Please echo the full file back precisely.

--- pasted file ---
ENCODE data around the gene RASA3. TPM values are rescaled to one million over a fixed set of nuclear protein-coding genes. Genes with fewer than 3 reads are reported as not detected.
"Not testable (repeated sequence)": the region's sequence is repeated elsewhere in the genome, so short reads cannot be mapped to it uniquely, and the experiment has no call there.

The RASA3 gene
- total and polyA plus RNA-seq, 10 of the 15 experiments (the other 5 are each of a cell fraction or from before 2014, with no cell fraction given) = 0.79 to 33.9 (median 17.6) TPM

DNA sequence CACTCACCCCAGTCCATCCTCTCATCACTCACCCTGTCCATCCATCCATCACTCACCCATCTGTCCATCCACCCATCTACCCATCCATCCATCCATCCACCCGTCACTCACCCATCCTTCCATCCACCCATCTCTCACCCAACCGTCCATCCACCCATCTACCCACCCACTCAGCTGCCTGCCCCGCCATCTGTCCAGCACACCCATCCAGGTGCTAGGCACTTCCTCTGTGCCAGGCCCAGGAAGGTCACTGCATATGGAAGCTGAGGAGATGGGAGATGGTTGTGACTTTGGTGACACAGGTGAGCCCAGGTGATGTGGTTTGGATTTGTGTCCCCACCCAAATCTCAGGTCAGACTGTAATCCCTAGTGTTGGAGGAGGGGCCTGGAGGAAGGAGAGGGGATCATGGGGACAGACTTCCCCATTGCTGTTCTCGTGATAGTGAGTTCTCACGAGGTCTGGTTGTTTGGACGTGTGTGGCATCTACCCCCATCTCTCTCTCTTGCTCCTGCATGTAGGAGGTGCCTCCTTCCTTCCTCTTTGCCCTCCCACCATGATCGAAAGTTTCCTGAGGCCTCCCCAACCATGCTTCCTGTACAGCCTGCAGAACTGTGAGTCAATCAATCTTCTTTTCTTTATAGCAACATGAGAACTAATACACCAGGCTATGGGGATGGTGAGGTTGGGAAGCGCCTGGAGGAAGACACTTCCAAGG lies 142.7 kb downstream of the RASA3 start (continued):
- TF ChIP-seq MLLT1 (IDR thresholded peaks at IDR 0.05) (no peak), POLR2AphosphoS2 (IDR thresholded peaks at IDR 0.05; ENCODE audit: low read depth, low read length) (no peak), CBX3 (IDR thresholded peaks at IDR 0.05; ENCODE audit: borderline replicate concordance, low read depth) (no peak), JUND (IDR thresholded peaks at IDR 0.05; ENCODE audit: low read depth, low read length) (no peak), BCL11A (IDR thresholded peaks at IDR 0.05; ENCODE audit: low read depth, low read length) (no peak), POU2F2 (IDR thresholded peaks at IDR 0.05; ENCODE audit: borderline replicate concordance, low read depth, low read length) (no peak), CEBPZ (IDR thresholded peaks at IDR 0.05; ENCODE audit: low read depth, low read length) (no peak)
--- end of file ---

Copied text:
ENCODE data around the gene RASA3. TPM values are rescaled to one million over a fixed set of nuclear protein-coding genes. Genes with fewer than 3 reads are reported as not detected.
"Not testable (repeated sequence)": the region's sequence is repeated elsewhere in the genome, so short reads cannot be mapped to it uniquely, and the experiment has no call there.

The RASA3 gene
- total and polyA plus RNA-seq, 10 of the 15 experiments (the other 5 are each of a cell fraction or from before 2014, with no cell fraction given) = 0.79 to 33.9 (median 17.6) TPM

DNA sequence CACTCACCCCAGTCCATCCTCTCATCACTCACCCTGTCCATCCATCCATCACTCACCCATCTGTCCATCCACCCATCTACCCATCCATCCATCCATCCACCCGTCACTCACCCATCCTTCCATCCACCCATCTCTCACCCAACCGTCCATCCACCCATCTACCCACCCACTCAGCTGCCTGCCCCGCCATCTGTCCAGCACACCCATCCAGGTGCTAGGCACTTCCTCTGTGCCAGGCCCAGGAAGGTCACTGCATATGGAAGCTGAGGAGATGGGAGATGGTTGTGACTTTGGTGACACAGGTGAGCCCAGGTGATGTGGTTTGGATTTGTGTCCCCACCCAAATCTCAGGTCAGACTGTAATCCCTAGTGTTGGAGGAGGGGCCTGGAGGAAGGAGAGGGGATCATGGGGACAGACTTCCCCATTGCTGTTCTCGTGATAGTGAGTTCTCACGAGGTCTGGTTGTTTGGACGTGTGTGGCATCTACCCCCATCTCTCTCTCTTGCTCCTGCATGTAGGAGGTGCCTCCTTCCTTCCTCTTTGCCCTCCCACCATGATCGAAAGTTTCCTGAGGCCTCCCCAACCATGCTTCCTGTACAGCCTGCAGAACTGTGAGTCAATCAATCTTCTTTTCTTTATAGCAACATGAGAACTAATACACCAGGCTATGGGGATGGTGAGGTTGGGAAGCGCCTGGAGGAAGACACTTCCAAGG lies 142.7 kb downstream of the RASA3 start (continued):
- TF ChIP-seq MLLT1 (IDR thresholded peaks at IDR 0.05) (no peak), POLR2AphosphoS2 (IDR thresholded peaks at IDR 0.05; ENCODE audit: low read depth, low read length) (no peak), CBX3 (IDR thresholded peaks at IDR 0.05; ENCODE audit: borderline replicate concordance, low read depth) (no peak), JUND (IDR thresholded peaks at IDR 0.05; ENCODE audit: low read depth, low read length) (no peak), BCL11A (IDR thresholded peaks at IDR 0.05; ENCODE audit: low read depth, low read length) (no peak), POU2F2 (IDR thresholded peaks at IDR 0.05; ENCODE audit: borderline replicate concordance, low read depth, low read length) (no peak), CEBPZ (IDR thresholded peaks at IDR 0.05; ENCODE audit: low read depth, low read length) (no peak)